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Thread: Ventura Two-Point Mandolin

  1. #1
    Registered User Cobalt's Avatar
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    Default Ventura Two-Point Mandolin

    I'm just sharing this as it may be of interest. I bought this mandolin in about 1980 from a shop on Deansgate in central Manchester. If I recall correctly it cost 70. At that time the annual rate of inflation was pushing 18%. An online calculator gives today's (2019) equivalent cost as about 300 or roughly $400.

    I think the alternatives at the time were typically 30 Eastern European imports.

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    The label reads as follows:
    VENTURA
    Fine Fretted instruments
    Model No. V-900
    Designed in USA
    built in Japan
    The top is soft, presumably cedar. It does have a truss rod. The sound - just ok, with some bass response, but not outstanding in any way. I've had cheaper instruments that sound better. The main virtue is that it tends to stay in tune and is playable right up the fretboard.

    It was played a great deal, not my first instrument, I'd played another mandolin for a dozen or so years before that, this was my main one for about fifteen years or so. It is quite worn and battered. My experience here convinced me that a decent case, preferably a hard case was a necessity.

    The frets wore down until it became unplayable, it didn't seem worthwhile to spend money on it, so I changed the frets myself, a couple of decades ago.

    The saddle of the original bridge collapsed - the wood cracked near to each end and it sank until one end was resting on the base. I recently replaced it with an ebony bridge.

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  3. #2
    Registered User Mandobart's Avatar
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    Default Re: Ventura Two-Point Mandolin

    Cool looking mando! One of my friends has an old Ventura guitar with a similar 'burst.

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  5. #3
    Registered User Cobalt's Avatar
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    Default Re: Ventura Two-Point Mandolin

    Quote Originally Posted by Mandobart View Post
    Cool looking mando! One of my friends has an old Ventura guitar with a similar 'burst.
    Yes, it does (or did) look cool. It often drew admiring glances - until I started to play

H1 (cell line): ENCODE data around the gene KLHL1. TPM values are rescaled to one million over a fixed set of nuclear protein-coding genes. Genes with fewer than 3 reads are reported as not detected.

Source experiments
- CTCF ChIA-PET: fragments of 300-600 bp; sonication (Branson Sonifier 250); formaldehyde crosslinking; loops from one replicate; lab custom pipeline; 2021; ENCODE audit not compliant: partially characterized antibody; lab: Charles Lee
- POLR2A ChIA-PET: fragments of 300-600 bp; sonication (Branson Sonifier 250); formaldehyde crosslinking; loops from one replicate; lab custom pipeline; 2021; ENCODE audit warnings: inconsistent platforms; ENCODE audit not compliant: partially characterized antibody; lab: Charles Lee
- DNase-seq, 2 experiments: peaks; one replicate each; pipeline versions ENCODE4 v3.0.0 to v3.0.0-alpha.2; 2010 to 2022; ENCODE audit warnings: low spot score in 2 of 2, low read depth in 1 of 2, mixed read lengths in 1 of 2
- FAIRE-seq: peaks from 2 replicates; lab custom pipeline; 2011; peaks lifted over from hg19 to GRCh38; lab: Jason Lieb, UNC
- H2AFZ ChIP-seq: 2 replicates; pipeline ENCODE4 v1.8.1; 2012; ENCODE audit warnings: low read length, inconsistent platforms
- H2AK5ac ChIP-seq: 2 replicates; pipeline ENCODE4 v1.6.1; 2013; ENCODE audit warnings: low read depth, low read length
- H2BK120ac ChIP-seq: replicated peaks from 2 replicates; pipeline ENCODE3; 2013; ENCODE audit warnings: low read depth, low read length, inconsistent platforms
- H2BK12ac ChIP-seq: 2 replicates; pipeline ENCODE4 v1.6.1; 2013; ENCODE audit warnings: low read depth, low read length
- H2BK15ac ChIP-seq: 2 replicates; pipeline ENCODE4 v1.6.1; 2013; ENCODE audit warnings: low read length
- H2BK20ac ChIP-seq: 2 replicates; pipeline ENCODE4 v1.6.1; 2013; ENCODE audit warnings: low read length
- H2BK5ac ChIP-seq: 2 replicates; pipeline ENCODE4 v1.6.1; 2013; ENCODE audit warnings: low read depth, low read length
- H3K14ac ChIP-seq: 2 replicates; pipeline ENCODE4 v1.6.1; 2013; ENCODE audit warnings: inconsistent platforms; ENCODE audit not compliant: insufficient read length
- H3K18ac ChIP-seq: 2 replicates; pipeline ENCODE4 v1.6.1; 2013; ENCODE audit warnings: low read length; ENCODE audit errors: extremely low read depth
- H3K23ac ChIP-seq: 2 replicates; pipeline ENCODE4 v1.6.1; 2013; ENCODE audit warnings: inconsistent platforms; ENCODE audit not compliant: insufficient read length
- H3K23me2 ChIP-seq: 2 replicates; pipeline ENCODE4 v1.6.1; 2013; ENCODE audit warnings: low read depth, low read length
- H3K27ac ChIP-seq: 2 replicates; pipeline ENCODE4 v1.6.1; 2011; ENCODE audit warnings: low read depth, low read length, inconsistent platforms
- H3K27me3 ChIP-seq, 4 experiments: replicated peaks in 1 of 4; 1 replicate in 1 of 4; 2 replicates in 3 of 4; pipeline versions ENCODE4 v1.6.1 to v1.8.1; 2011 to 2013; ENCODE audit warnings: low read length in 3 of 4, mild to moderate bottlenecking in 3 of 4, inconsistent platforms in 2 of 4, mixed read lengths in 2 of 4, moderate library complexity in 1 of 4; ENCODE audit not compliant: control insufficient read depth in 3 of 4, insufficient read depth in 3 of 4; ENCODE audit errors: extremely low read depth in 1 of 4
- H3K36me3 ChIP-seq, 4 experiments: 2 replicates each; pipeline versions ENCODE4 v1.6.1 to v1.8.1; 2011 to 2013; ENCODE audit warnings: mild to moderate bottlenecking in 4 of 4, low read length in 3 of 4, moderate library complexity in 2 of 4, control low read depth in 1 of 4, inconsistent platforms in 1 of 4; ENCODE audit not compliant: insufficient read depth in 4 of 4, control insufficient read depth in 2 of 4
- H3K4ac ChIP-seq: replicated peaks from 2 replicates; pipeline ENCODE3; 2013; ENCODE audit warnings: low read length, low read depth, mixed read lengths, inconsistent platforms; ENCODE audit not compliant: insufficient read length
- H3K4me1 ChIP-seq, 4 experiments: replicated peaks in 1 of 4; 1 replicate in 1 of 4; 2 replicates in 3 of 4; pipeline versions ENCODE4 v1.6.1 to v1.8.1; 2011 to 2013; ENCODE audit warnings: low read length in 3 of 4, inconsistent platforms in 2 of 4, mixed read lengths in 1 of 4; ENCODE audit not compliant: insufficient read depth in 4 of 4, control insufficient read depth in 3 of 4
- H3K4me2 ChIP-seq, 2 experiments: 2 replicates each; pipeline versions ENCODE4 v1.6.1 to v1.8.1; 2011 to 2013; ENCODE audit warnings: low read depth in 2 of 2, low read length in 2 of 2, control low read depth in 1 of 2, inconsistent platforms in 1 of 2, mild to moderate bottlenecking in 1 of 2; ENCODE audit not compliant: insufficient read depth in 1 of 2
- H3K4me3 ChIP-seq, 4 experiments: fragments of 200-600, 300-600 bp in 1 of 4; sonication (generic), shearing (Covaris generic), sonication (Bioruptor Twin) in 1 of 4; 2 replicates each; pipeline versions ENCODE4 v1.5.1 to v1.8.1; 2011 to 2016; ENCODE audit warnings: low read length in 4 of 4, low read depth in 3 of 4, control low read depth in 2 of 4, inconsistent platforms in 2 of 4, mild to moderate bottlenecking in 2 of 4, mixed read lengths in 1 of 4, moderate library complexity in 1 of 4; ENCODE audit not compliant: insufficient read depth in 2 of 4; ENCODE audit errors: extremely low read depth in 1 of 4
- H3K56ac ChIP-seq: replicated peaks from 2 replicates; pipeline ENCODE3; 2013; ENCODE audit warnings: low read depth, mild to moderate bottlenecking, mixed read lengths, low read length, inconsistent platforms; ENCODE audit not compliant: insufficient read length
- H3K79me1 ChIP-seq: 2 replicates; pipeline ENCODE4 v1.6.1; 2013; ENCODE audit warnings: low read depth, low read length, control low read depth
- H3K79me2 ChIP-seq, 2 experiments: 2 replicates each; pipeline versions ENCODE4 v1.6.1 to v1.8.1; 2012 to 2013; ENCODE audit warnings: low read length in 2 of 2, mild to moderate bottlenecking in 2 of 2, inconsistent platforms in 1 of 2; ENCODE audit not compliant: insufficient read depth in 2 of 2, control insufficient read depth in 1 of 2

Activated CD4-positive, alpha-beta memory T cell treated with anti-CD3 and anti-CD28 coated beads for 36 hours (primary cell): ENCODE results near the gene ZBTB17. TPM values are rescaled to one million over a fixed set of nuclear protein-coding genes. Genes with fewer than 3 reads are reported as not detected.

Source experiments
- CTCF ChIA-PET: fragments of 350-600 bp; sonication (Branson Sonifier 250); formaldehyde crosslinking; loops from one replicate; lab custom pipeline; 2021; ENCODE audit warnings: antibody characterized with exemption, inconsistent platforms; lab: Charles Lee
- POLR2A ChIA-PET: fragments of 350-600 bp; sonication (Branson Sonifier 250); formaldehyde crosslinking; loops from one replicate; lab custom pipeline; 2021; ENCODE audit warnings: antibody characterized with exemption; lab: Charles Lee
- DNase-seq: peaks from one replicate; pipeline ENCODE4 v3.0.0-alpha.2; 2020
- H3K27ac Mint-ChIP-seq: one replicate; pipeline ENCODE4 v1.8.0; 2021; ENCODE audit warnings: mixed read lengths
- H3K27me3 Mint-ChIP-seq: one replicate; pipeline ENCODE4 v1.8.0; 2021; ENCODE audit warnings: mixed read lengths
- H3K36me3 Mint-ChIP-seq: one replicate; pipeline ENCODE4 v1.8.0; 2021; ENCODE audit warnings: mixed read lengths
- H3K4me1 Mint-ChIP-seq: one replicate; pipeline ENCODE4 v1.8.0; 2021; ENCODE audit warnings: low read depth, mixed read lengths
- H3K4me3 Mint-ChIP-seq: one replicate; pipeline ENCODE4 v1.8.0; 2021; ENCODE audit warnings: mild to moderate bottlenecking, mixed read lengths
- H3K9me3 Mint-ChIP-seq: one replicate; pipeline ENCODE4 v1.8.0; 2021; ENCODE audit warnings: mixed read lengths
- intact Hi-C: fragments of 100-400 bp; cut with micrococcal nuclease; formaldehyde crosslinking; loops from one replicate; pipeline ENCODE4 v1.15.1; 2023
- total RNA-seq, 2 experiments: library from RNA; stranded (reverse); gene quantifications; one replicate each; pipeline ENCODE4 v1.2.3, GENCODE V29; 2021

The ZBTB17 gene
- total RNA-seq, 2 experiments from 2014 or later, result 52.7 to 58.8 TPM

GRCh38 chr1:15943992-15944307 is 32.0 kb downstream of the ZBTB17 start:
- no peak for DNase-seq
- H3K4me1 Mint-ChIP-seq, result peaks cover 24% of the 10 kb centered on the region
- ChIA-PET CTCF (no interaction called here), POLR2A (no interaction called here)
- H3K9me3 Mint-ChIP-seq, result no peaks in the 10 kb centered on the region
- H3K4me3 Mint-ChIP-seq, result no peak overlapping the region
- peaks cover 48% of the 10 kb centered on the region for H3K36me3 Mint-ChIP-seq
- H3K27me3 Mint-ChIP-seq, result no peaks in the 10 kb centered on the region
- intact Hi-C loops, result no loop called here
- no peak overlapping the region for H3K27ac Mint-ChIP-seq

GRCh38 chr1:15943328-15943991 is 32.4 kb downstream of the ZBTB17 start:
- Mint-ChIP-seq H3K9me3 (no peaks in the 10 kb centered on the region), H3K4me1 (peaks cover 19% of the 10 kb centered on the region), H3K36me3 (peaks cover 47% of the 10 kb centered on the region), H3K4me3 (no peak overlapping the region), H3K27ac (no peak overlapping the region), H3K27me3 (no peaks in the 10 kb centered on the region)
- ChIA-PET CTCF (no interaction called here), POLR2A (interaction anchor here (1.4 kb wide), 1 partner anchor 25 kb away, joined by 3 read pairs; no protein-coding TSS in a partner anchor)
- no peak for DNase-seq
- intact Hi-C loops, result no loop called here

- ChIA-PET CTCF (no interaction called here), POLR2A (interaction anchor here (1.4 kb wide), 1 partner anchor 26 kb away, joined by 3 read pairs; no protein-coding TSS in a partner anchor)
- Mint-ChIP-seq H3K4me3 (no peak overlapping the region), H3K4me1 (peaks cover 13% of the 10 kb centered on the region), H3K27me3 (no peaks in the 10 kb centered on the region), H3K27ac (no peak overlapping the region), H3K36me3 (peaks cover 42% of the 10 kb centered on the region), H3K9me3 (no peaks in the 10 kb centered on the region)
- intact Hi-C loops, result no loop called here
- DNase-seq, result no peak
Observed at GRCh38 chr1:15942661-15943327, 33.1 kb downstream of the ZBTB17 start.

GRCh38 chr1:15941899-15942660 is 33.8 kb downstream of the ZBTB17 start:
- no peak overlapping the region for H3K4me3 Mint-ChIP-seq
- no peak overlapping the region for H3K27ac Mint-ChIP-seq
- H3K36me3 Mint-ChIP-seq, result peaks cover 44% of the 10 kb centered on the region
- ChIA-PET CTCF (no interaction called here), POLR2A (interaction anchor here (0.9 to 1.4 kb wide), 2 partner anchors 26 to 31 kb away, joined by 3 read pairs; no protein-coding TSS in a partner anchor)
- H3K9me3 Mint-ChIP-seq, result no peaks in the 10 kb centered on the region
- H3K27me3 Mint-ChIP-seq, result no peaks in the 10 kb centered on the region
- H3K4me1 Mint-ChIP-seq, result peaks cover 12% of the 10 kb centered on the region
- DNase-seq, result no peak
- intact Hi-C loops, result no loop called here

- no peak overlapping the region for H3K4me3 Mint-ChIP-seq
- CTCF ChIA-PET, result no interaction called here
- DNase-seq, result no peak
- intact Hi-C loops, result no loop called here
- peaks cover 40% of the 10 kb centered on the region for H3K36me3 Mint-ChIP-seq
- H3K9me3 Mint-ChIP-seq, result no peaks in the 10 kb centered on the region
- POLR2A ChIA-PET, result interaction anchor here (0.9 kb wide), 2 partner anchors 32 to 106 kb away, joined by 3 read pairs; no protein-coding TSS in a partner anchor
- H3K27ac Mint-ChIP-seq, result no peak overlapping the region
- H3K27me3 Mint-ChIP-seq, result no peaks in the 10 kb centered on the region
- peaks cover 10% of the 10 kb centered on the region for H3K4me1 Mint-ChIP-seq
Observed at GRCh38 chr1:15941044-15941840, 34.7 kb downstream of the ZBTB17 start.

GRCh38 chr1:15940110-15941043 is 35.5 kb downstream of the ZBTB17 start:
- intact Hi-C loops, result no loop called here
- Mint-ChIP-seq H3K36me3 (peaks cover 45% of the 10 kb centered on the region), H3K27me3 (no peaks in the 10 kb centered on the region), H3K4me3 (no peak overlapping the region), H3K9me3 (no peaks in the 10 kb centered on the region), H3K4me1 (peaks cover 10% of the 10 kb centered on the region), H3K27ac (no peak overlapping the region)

It did influence my later choices though, nowadays I tend towards instruments which look somewhat more plain, and let the sound tell its story instead.

    I think Jethro Burns had a "real" instrument of a similar style/colour, and I heard (apocryphal or not?) he liked it as it looked good on television.

    In the above-linked thread, someone mentioned a "Kiso Suzuki V900" which sounds like a close relative of the Ventura (both V900, and the 'S' tailpiece).

  6. #4

    Smile Re: Ventura Two-Point Mandolin

    I've had a few of these going back to the 1970s/1980s. Ibanez, Susuki,Antoria, Washburn etc. Probably same factory. Played well but pressed top so no real carrying power.

    I had a magnetic pick up fitted to one and used it extensively in the north east social clubs.

    With the scroll headstock someone once suggested that I could have a luthier put a scroll on the bass side of the body and turn it into an F4 which was my desire. Never got round to that .

    I've had a few of the much later versions but they still sounded weak in terms of volume/projection.

    I once came into contact with someone through work who happened to say a relative had left a mandolin and no one wanted it and was for sale at 100. This was in the 1990s I think. I was 99% certain it would be a bowl shaped Italian one but low and behold, it was the Artist version of an Ibanez A5 like this. It also had a case. Very very classy and I bought it. Long since now sold.

    JimmyP
    UK
    Last edited by jimmy powells; Apr-19-2019 at 4:31am. Reason: Typo

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  8. #5
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    Default Re: Ventura Two-Point Mandolin

    I love the style. I dig 2-points in general and really like the burst on this piece. The oval hole is pretty cool too. Most entry models these days seem to be F-hole models.

    I'd say for a 70 pound investment you got a good return if you still have it 40 years later!

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